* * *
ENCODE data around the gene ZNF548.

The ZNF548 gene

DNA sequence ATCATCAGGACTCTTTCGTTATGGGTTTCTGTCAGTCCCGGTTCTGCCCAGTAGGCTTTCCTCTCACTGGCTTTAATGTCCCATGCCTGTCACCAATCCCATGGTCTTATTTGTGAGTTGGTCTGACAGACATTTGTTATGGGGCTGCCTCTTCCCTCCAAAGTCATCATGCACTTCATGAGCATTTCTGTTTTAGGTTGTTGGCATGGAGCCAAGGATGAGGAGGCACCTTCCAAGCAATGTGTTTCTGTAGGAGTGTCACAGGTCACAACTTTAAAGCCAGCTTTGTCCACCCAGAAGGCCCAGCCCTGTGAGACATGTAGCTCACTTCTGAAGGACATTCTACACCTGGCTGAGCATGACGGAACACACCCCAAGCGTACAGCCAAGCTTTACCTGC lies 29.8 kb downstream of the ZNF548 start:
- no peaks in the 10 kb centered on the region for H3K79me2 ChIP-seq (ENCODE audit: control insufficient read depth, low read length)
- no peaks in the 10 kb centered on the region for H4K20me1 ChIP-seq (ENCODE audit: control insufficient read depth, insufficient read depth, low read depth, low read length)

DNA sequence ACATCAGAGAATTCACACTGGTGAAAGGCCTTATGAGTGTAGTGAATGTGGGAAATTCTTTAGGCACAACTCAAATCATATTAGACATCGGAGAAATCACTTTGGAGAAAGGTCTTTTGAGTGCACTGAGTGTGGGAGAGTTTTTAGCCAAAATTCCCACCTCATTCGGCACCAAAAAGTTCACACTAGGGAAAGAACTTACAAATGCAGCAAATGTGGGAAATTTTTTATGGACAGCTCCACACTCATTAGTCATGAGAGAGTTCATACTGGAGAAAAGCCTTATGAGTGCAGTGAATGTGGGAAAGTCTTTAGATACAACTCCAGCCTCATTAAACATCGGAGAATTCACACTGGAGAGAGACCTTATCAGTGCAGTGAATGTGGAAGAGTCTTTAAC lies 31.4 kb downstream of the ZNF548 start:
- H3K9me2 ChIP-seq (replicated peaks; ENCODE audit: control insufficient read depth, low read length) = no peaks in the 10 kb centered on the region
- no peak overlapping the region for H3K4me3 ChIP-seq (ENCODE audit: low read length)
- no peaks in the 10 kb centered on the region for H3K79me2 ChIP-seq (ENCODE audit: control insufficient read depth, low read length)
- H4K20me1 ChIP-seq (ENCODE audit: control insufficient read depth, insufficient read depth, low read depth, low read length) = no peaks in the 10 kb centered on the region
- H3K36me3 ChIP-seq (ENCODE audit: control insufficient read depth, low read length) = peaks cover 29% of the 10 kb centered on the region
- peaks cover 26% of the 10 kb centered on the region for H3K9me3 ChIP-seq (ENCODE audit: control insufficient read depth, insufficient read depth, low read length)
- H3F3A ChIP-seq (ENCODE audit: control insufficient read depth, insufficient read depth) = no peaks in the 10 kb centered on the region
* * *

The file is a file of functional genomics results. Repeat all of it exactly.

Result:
ENCODE data around the gene ZNF548.

The ZNF548 gene

DNA sequence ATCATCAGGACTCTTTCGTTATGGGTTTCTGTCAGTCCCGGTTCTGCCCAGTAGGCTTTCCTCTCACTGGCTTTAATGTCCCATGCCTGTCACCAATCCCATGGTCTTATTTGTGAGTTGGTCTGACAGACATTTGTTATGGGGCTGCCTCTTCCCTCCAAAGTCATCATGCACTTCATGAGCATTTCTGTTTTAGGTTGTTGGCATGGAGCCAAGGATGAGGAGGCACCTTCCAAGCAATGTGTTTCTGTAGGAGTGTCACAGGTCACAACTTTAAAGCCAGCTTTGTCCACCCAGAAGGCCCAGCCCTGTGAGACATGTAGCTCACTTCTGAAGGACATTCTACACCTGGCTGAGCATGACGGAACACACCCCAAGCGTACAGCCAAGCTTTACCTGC lies 29.8 kb downstream of the ZNF548 start:
- no peaks in the 10 kb centered on the region for H3K79me2 ChIP-seq (ENCODE audit: control insufficient read depth, low read length)
- no peaks in the 10 kb centered on the region for H4K20me1 ChIP-seq (ENCODE audit: control insufficient read depth, insufficient read depth, low read depth, low read length)

DNA sequence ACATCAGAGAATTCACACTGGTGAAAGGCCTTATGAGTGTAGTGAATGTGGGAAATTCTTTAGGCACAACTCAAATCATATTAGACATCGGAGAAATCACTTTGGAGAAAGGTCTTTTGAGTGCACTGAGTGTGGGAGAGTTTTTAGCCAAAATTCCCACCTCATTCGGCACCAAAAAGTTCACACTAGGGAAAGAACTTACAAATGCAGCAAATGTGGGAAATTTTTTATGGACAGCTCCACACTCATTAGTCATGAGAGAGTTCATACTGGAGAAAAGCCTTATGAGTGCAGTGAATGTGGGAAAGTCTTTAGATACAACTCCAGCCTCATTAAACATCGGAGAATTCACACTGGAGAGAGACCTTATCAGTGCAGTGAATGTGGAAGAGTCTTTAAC lies 31.4 kb downstream of the ZNF548 start:
- H3K9me2 ChIP-seq (replicated peaks; ENCODE audit: control insufficient read depth, low read length) = no peaks in the 10 kb centered on the region
- no peak overlapping the region for H3K4me3 ChIP-seq (ENCODE audit: low read length)
- no peaks in the 10 kb centered on the region for H3K79me2 ChIP-seq (ENCODE audit: control insufficient read depth, low read length)
- H4K20me1 ChIP-seq (ENCODE audit: control insufficient read depth, insufficient read depth, low read depth, low read length) = no peaks in the 10 kb centered on the region
- H3K36me3 ChIP-seq (ENCODE audit: control insufficient read depth, low read length) = peaks cover 29% of the 10 kb centered on the region
- peaks cover 26% of the 10 kb centered on the region for H3K9me3 ChIP-seq (ENCODE audit: control insufficient read depth, insufficient read depth, low read length)
- H3F3A ChIP-seq (ENCODE audit: control insufficient read depth, insufficient read depth) = no peaks in the 10 kb centered on the region